Countdown for Academy

Pictou-Advocate-opinion

The hour glass is emptying.

Little remains in terms of time or discussion after months of making a case for Pictou Academy.

The Chignecto-Central Regional School Board is meeting tonight in Truro so that elected members can further examine the merits of closing the Academy and moving students in grades 9 to 12 from there to Northumberland Regional High School.

Members of the School Options Committee struck to study the options given them have presented their best case for keeping the students in Pictou. They resoundingly seek construction of a Primary to Grade 12 school in Pictou.

For the SOC, several things are in play: keeping the students in Pictou, preserving the 200-year history of Pictou Academy as an institution of higher learning and honouring the Academy as a brand that represents an uncommon standard that includes extraordinary teacher-student rapport.

The process is riding on something else. It hinges on a fair hearing of the facts.

That is something Jim Ryan brought into question during his presentation at the special meeting that the board hosted on March 27 at the Pictou Elementary school gym.

Ryan introduced himself as an educator of 34 years, the last 13 of those as Pictou Academy principal. He was speaking on behalf of the Town of Pictou, of which he is mayor. It meant he was far less fettered to speak in strong support for the P-12 option the SOC has presented.

He is right. Skewed numbers misrepresenting what he showed was a smaller gap between the total of course options at the Academy and NRHS is not a fair starting point for how to base a decision whether or not to preserve Pictou Academy.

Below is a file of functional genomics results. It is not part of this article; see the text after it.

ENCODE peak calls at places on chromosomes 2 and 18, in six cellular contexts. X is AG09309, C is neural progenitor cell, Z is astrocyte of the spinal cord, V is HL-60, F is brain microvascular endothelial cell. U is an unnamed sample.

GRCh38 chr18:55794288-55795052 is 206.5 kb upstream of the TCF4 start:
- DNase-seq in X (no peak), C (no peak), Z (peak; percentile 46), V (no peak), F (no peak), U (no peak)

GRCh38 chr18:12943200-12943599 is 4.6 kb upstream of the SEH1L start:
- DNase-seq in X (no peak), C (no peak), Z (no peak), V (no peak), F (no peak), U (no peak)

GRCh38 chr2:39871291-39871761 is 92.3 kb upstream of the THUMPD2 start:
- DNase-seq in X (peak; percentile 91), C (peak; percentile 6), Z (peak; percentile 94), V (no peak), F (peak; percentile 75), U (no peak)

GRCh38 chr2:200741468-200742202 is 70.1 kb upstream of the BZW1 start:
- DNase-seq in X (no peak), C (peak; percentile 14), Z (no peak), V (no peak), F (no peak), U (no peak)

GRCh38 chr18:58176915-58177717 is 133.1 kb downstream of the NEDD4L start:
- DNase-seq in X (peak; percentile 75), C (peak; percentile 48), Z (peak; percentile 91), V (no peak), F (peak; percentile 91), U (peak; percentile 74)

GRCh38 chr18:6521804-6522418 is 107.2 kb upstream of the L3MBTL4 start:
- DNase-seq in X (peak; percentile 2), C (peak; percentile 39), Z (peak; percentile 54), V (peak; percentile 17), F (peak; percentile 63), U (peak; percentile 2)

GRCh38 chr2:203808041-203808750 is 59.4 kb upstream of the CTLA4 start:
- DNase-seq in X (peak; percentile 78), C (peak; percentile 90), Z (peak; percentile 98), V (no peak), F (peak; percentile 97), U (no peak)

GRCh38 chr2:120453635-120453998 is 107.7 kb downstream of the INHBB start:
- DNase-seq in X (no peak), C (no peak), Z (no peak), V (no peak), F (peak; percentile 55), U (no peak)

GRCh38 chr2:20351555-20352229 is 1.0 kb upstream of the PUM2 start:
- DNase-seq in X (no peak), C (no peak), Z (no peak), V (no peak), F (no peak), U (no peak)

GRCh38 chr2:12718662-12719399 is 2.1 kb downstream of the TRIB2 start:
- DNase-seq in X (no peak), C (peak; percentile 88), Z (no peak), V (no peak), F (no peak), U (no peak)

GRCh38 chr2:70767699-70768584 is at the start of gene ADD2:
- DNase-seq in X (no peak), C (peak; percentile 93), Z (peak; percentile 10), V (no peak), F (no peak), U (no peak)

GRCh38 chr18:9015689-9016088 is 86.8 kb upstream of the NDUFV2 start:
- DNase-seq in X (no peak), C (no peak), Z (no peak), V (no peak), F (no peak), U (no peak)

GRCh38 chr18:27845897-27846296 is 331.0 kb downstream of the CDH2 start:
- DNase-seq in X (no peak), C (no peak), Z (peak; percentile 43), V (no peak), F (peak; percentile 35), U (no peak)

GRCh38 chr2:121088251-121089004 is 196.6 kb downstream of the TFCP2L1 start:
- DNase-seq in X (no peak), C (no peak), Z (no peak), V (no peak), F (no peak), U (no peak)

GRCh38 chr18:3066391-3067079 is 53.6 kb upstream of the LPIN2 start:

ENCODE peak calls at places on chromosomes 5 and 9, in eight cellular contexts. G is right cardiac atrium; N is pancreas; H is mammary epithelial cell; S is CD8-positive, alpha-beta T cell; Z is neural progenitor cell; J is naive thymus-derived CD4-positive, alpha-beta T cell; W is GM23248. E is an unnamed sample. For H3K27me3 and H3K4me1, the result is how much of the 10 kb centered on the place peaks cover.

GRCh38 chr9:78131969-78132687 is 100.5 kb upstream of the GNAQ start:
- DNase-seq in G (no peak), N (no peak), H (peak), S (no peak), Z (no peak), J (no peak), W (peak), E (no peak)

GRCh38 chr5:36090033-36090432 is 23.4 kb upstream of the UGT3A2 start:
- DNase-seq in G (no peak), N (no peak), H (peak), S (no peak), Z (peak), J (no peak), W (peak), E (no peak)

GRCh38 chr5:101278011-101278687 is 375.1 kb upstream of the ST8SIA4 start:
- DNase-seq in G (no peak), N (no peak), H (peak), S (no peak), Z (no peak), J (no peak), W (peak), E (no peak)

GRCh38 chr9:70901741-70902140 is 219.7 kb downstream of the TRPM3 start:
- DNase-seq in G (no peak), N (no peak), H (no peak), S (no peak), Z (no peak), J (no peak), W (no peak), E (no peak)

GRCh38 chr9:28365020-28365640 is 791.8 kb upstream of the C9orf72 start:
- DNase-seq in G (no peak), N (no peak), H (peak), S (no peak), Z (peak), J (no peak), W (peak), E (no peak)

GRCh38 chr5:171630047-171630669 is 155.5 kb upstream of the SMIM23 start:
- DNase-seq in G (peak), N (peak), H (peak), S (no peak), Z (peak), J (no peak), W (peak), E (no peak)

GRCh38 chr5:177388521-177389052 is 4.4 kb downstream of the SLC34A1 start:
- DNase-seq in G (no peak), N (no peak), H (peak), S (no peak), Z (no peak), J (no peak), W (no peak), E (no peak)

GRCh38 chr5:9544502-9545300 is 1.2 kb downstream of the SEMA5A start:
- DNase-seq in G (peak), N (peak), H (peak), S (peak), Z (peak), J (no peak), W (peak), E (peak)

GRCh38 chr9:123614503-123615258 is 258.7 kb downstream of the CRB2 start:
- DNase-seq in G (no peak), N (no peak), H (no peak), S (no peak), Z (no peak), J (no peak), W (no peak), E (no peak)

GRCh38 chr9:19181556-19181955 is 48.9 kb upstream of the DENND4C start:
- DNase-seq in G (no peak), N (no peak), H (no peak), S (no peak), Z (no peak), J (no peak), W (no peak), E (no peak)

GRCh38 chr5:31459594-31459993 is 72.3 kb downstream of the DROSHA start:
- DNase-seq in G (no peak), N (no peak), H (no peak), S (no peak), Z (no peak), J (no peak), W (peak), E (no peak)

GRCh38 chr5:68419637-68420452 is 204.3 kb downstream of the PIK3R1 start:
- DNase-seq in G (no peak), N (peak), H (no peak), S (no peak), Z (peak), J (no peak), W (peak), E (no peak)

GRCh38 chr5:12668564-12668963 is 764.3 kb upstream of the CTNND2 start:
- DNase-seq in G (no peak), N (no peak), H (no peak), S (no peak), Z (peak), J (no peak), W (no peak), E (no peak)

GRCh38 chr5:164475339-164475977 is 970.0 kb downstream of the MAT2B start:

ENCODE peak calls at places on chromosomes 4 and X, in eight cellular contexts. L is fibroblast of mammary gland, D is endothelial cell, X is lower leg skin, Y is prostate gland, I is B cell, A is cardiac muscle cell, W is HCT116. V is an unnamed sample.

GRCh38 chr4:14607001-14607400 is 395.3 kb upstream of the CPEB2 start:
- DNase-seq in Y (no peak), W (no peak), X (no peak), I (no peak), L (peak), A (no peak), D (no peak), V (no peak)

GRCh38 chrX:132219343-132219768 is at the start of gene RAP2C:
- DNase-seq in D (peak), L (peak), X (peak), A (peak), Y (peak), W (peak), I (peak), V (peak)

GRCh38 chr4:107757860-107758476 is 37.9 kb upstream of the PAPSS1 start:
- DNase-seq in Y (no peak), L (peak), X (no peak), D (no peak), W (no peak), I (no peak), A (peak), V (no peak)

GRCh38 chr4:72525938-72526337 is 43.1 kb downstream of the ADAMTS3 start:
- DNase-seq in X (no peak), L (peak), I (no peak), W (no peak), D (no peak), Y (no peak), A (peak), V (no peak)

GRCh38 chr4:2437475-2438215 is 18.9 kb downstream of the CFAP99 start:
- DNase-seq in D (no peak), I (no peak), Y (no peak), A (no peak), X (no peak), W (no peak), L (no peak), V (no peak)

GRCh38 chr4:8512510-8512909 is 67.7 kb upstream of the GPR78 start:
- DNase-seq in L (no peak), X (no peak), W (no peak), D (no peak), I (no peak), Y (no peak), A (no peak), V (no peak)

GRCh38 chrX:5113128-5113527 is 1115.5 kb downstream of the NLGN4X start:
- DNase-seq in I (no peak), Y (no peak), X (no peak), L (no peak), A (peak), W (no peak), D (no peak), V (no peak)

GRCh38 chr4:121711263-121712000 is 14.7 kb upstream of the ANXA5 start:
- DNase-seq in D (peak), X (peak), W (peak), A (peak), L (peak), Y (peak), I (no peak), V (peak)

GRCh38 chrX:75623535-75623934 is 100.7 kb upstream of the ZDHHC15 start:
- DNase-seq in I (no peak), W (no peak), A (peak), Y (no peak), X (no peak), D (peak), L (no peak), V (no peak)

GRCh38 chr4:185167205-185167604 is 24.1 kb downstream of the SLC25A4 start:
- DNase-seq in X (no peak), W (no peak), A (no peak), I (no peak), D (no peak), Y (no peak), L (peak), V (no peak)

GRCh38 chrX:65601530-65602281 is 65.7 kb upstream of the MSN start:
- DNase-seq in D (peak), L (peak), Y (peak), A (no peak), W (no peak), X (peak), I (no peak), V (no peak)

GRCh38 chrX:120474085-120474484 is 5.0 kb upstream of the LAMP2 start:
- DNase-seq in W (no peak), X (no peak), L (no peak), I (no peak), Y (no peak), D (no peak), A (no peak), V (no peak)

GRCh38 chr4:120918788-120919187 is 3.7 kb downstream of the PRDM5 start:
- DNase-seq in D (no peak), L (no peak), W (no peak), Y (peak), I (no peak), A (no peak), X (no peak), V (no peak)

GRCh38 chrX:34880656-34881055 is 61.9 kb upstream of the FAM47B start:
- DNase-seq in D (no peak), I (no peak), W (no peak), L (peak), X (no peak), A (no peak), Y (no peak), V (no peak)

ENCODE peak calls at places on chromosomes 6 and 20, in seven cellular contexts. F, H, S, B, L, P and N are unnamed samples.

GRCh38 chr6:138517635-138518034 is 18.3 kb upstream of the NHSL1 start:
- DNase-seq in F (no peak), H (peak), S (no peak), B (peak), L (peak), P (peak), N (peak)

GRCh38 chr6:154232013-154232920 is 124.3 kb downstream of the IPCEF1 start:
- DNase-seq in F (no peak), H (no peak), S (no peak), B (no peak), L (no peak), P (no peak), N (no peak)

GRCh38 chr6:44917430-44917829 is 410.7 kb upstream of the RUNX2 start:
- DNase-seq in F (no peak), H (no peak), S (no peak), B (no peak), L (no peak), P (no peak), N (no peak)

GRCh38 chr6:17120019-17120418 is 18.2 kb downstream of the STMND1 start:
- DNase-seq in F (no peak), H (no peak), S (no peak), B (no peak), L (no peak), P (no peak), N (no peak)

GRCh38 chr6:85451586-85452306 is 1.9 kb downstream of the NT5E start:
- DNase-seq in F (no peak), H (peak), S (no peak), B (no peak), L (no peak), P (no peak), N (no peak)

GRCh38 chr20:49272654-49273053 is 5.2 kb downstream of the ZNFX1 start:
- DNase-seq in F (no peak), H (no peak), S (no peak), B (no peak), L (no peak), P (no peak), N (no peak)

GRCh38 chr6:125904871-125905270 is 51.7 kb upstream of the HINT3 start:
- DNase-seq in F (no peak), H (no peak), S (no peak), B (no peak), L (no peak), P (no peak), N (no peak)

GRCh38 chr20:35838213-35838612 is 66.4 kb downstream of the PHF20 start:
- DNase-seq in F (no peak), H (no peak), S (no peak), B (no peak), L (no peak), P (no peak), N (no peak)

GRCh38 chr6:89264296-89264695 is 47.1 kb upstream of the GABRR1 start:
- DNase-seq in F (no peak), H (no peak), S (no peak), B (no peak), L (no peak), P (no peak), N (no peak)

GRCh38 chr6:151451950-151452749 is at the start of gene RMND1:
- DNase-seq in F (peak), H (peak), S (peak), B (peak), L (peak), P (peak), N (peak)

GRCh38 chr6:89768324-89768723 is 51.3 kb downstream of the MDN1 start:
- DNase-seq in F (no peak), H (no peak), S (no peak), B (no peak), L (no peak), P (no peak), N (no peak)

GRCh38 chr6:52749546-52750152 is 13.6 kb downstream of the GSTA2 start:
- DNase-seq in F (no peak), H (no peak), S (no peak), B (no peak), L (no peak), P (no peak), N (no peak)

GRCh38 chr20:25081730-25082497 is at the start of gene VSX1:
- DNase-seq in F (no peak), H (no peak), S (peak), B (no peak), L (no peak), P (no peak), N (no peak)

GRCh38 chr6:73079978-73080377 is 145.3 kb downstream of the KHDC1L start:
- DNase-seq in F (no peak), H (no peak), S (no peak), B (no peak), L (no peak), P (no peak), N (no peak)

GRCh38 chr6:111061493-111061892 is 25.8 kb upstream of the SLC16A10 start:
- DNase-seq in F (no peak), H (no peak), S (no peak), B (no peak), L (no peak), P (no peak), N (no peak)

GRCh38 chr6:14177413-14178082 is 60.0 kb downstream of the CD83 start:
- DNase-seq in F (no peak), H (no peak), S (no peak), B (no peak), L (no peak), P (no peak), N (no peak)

The precedents for closing it do not address Pictou Academy’s unique relationship to the history of the town and this province. Legislation ensured its establishment and its perpetuity.

Several precedents support keeping the Academy open.

A P-12 school is to be built in Tatamagouche with a similar catchment area. The school board granted a P-12 option to River Hebert. High school students still attend school in Advocate. Both are smaller communities than Pictou.

The school board can do with Pictou Academy what it has done elsewhere, such as in River John. It can close the school and ride out the initial protests until they subside. That’s what the former Pictou County Health Authority did when it reduced services at the hospital in Pictou to those of restorative care.

Let us hope the board understands what is at stake. There is scant middle ground.

The school board apparently wants the Academy to die. Members of the SOC, the Pictou Academy Education Foundation and numerous other stakeholders want it to live.

The scriptures tell us how King Solomon did not wield his sword and rewarded compassion.

Now is another time and Pictou Academy is another reason for that.

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Heather Brimicombe
Heather Brimicombe is a Pictou County native and graduate from the University of King's College in Halifax with a Bachelor of Journalism Honours degree as well as a combined major in Sustainability. She has previously won a Canadian Communities Newspapers award for a multimedia feature and was part of a team nominated for a Canadian Association of Journalism data award in the investigative category. Photography, art, sports and outdoor activities are all hobbies of hers as well as crafting, and baking.